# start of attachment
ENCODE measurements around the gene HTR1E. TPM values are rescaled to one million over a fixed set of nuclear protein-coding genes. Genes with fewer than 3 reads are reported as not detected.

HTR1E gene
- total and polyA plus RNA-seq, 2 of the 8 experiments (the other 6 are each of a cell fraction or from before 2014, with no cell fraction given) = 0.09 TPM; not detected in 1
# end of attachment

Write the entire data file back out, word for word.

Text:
ENCODE measurements around the gene HTR1E. TPM values are rescaled to one million over a fixed set of nuclear protein-coding genes. Genes with fewer than 3 reads are reported as not detected.

HTR1E gene
- total and polyA plus RNA-seq, 2 of the 8 experiments (the other 6 are each of a cell fraction or from before 2014, with no cell fraction given) = 0.09 TPM; not detected in 1